It didn’t take long for the feelings about the current immigration crisis to be known Monday night.
Following a presentation to the board by Commissioner Larry Phillips on the issue, board Chair Eddie Harris summed up the sentiment concisely.
“The United States government is complicit in human trafficking,” he said.
Phillips brought the issue before the board following an Aug. 4 phone call that included representatives from the White House, Health and Human Services and Homeland Security.
He said what he learned was “deeply disturbing.”
Phillips told the board that officials on the phone call identified three nations, Honduras, El Salvador and Nicaragua, that were the primary sources of the undocumented children crossing into the United States.
“The Homeland Security guys acknowledged that a smuggling ring is controlling it, and 55 percent of the kids showing up have a sponsor,” Phillips said. “But that word is misleading. A sponsor can be a friend, relative, or simply a name and address written on a piece of paper. And 45 percent of them don’t even have that.”
The undocumented children are presenting health, safety and oversight issues, he added.
“How are we going to protect these children? Are they going to become victims of sex trafficking? Are they carrying viruses?” Phillips said. “I don’t feel like these concerns are misplaced. If a child comes here carrying a serious disease, without any oversight of their health and welfare, there’s nothing we can do about it until someone gets sick.”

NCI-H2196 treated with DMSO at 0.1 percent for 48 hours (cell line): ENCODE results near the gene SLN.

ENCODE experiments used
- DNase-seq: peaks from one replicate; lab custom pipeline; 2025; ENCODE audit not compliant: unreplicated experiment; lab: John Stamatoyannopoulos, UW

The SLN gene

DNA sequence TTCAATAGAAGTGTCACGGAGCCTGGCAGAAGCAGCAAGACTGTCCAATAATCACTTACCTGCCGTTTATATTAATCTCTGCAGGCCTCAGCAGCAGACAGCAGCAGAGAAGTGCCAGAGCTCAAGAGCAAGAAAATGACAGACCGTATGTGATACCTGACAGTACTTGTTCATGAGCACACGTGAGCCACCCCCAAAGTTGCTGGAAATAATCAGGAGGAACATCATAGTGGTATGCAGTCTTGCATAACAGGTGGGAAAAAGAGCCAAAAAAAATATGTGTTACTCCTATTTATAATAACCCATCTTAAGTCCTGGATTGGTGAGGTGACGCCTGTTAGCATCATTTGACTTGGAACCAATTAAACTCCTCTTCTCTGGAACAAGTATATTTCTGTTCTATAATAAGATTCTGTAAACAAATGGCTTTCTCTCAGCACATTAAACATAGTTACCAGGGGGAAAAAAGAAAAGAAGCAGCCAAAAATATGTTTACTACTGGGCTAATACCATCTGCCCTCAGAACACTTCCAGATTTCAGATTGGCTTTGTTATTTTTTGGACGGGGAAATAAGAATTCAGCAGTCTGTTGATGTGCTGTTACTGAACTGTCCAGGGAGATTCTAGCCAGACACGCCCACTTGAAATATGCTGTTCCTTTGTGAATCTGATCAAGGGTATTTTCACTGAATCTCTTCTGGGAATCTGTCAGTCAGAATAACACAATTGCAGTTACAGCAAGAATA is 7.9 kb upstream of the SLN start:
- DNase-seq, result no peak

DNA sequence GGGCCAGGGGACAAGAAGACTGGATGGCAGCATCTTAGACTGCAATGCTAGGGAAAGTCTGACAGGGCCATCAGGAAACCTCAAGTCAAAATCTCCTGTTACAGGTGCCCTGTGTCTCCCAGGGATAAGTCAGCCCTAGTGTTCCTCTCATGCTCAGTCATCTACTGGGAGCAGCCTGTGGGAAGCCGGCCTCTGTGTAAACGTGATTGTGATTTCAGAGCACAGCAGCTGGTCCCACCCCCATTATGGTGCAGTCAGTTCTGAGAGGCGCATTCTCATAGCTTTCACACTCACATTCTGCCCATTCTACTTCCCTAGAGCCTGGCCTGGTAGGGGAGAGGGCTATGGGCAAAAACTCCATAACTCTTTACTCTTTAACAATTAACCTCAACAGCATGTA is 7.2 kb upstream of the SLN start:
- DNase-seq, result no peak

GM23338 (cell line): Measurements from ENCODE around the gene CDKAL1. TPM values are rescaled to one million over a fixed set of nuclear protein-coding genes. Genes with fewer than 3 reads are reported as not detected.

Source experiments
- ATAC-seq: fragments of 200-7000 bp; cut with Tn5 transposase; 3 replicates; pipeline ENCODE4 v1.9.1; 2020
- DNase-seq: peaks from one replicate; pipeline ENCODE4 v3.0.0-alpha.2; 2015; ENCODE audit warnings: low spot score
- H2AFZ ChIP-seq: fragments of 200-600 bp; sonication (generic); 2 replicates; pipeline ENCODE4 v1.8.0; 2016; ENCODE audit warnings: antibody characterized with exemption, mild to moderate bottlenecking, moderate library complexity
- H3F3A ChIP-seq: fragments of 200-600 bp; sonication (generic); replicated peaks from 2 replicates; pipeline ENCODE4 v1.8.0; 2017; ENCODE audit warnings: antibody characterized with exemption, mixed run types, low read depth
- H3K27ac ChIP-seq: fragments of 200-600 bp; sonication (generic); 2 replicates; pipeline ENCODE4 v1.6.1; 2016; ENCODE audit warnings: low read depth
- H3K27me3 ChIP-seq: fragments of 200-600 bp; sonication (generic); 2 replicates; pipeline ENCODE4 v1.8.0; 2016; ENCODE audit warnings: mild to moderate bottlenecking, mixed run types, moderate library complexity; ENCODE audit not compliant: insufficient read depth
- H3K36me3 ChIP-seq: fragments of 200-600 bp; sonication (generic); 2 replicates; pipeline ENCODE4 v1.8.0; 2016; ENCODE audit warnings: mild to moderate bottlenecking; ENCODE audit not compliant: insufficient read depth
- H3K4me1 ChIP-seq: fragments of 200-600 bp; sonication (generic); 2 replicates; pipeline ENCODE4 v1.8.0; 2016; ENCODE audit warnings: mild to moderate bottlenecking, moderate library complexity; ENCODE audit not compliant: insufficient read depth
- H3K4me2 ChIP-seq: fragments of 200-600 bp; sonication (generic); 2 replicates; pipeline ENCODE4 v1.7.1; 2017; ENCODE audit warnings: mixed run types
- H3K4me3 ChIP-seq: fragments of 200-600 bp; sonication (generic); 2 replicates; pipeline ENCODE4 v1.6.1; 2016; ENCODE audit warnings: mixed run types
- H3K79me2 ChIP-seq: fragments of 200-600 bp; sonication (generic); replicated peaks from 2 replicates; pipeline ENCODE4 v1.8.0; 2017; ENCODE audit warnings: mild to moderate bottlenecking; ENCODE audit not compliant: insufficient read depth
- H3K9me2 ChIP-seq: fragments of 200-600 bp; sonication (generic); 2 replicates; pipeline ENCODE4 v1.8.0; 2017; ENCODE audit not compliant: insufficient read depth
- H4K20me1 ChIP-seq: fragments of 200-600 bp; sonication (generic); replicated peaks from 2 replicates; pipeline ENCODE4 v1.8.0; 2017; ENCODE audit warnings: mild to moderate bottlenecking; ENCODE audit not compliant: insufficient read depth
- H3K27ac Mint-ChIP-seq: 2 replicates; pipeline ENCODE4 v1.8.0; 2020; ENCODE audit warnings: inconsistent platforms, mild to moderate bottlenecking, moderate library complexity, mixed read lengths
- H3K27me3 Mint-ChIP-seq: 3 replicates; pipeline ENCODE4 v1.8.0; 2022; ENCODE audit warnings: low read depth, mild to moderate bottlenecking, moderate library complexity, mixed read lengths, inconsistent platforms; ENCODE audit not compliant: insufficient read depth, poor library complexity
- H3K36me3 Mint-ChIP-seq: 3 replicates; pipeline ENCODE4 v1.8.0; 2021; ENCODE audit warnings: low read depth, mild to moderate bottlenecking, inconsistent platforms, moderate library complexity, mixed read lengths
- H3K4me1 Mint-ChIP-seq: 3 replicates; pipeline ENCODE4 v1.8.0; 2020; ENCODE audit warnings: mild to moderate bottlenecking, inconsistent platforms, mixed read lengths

“I agree wholeheartedly,” Harris said. “This has a direct impact on our infrastructure, foster care, health and safety systems, and the list goes on and on.”
Harris said he believes the immigration issue is “the defining issue of our generation.”
He said he lays the blame squarely at the feet of the federal government.
“This nation has been begging our government to secure our borders and they have failed to do so,” he said. “The rule of law on this issue has collapsed in this country, and it’s time for the American people to stand up and demand otherwise.”
Phillips said in the end it will be up to the localities to foot the bill.
“It is self-evident that the (federal) administration knows that the counties are going to be forced to fund this crisis,” he said. “This will continue to be a problem that county governments across the country will face.”
After some discussion on the matter, the board is expected to approve letters and resolutions to be sent to the North Carolina governor, the governments of the three countries and local federal legislators during their next meeting.
The letters to the countries will ask them to increase enforcement of human trafficking laws or face boycott of their products.
In addition, the board will draft a letter to the National Association of Counties asking them to “step up and call on the federal government to enforce border laws.”
The board will also begin receiving regular updates from county department heads on how the issue is affecting their departments.
Keith Strange can be reached at 336-415-4698 or via Twitter @strangereporter.